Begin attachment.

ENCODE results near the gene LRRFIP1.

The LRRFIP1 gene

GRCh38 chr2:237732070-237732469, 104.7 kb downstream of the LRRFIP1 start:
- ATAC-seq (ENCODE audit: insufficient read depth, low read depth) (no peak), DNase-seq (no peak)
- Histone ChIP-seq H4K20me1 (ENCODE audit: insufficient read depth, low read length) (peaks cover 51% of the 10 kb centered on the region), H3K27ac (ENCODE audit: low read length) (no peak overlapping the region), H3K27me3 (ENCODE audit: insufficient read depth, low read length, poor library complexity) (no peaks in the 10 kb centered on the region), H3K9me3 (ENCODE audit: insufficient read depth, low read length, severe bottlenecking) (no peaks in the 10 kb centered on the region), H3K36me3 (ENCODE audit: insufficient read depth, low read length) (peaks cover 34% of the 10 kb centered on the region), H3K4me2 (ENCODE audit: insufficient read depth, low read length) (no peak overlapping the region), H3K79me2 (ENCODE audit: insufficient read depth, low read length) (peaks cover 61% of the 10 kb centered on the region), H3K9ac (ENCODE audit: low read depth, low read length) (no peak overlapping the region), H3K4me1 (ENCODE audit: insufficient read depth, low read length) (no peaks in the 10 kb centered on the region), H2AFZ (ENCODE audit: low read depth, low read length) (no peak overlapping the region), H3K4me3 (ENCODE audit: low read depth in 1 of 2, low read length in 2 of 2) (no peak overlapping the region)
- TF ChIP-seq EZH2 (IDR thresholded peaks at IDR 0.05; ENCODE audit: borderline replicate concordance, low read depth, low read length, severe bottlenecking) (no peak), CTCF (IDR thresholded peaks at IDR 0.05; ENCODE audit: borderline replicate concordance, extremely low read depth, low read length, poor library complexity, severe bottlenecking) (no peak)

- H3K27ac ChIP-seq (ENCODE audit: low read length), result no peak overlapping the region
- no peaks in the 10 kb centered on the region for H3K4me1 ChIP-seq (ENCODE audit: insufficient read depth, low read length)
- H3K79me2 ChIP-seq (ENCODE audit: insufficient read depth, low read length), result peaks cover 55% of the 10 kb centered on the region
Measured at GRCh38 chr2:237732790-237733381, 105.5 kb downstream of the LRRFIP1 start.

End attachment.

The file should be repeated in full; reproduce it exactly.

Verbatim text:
ENCODE results near the gene LRRFIP1.

The LRRFIP1 gene

GRCh38 chr2:237732070-237732469, 104.7 kb downstream of the LRRFIP1 start:
- ATAC-seq (ENCODE audit: insufficient read depth, low read depth) (no peak), DNase-seq (no peak)
- Histone ChIP-seq H4K20me1 (ENCODE audit: insufficient read depth, low read length) (peaks cover 51% of the 10 kb centered on the region), H3K27ac (ENCODE audit: low read length) (no peak overlapping the region), H3K27me3 (ENCODE audit: insufficient read depth, low read length, poor library complexity) (no peaks in the 10 kb centered on the region), H3K9me3 (ENCODE audit: insufficient read depth, low read length, severe bottlenecking) (no peaks in the 10 kb centered on the region), H3K36me3 (ENCODE audit: insufficient read depth, low read length) (peaks cover 34% of the 10 kb centered on the region), H3K4me2 (ENCODE audit: insufficient read depth, low read length) (no peak overlapping the region), H3K79me2 (ENCODE audit: insufficient read depth, low read length) (peaks cover 61% of the 10 kb centered on the region), H3K9ac (ENCODE audit: low read depth, low read length) (no peak overlapping the region), H3K4me1 (ENCODE audit: insufficient read depth, low read length) (no peaks in the 10 kb centered on the region), H2AFZ (ENCODE audit: low read depth, low read length) (no peak overlapping the region), H3K4me3 (ENCODE audit: low read depth in 1 of 2, low read length in 2 of 2) (no peak overlapping the region)
- TF ChIP-seq EZH2 (IDR thresholded peaks at IDR 0.05; ENCODE audit: borderline replicate concordance, low read depth, low read length, severe bottlenecking) (no peak), CTCF (IDR thresholded peaks at IDR 0.05; ENCODE audit: borderline replicate concordance, extremely low read depth, low read length, poor library complexity, severe bottlenecking) (no peak)

- H3K27ac ChIP-seq (ENCODE audit: low read length), result no peak overlapping the region
- no peaks in the 10 kb centered on the region for H3K4me1 ChIP-seq (ENCODE audit: insufficient read depth, low read length)
- H3K79me2 ChIP-seq (ENCODE audit: insufficient read depth, low read length), result peaks cover 55% of the 10 kb centered on the region
Measured at GRCh38 chr2:237732790-237733381, 105.5 kb downstream of the LRRFIP1 start.